“Green” has become a watchword during this dawning political season. Alexandria Ocasio-Cortez’s “Green New Deal” is an example.

Another is New York Mayor Bill de Blasio’s plan to cut meat consumption in schools and other public facilities throughout his city. The idea is part of de Blasio’s own “New York City’s Green New Deal,” which seeks to reduce purchases of beef by 50 percent in city-run programs. It’s all part of a process to combat global warming.

What a joke, and especially coming from the mayor of a city that must have an incredibly adverse effect on the environment. It’s just another baseless attack on an industry that is so important here in the nation’s midsection.

Of course, the top cattle-producing states in America are far from de Blasio’s offices in New York City, so they are an easy target.

Said National Cattleman’s Beef Association President Jennifer Houston, as quoted by CNBC: “Lately, we’ve been the flavor of the month to combat the environment, and people are not really looking into the true facts of it.”

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Cattle do indeed produce methane through their necessary bodily functions – defecation and flatulence, for instance. But studies are showing that the impact isn’t as high as once thought – or as high as some would lead us to believe.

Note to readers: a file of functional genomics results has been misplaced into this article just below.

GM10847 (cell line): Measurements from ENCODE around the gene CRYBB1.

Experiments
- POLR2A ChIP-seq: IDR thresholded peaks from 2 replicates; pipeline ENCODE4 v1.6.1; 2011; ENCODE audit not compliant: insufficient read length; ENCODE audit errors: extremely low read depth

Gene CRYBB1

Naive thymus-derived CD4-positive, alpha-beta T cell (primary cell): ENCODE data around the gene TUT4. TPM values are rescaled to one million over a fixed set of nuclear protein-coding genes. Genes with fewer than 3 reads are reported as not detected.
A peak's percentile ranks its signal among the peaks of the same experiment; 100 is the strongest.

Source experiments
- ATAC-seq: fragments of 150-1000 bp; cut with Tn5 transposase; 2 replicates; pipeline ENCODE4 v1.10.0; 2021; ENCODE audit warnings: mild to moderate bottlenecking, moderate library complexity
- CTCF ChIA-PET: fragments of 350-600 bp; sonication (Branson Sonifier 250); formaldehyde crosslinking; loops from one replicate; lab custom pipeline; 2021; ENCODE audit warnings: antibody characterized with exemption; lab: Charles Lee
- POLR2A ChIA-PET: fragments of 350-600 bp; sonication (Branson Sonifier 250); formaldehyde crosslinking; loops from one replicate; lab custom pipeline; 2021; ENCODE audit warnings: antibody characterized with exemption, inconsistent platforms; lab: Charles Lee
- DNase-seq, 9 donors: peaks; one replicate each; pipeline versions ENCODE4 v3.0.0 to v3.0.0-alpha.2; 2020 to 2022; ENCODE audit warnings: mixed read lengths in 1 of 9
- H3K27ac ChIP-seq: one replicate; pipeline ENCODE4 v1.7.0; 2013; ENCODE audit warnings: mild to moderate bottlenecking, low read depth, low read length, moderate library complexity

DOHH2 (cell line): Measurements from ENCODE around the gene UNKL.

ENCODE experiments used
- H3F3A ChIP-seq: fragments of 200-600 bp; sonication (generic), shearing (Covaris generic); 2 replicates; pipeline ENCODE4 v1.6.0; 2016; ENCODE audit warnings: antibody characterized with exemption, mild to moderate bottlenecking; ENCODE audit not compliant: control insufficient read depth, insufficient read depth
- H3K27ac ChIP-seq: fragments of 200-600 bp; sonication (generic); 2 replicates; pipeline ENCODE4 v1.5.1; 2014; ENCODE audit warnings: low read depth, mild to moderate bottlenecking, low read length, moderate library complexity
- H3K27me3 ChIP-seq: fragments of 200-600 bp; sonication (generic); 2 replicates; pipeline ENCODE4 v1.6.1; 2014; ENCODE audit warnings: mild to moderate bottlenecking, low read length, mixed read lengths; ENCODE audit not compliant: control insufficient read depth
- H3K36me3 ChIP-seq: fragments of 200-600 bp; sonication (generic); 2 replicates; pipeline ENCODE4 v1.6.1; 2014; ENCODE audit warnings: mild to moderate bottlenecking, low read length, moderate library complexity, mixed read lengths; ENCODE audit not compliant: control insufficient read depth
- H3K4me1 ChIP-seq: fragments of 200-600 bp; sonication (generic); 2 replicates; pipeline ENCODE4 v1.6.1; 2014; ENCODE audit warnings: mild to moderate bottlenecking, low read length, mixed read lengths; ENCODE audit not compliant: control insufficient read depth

For example, the U.S. Department of Agriculture’s Ag Research Service last year released data that show greenhouse gas emissions from cattle are actually quite low – only 3.3 percent of all US greenhouse gas emissions. That came after five years of analysis of seven cattle-producing regions.

“We found that greenhouse gas emissions in our analysis were not all that different from what other credible studies had shown and were not a significant contributor to long-term global warming,” concluded Alan Rotz, an agricultural engineer who led the study.

Again: 3.3 percent of greenhouse gas emission comes from the beef industry. By comparison, transportation and electricity generation together made up 56 percent of the total greenhouse gas emissions in the United States.

All told, agriculture accounts for about 9 percent of greenhouse gas emissions, according to the study.

Texas has the nation’s most cattle, at 12.5 million head. Other states in the Top 10 are Nebraska, Kansas, California, Oklahoma, Missouri, Iowa, South Dakota, Wisconsin and Colorado.

In Minnesota, there are 2.4 million head of cattle; in North Dakota, 1.8 million.

Aside from California, most of America’s beef is produced inland – roughly from Wisconsin to Colorado. Yet many adverse comments and efforts come from places far from cattle country, in smoky and smoggy cities where they obviously don’t understand the impact of agriculture on the nation’s economy.

Nor do they grasp that the end result of the beef and agriculture industry – feeding the world – is worth its impact on the environment.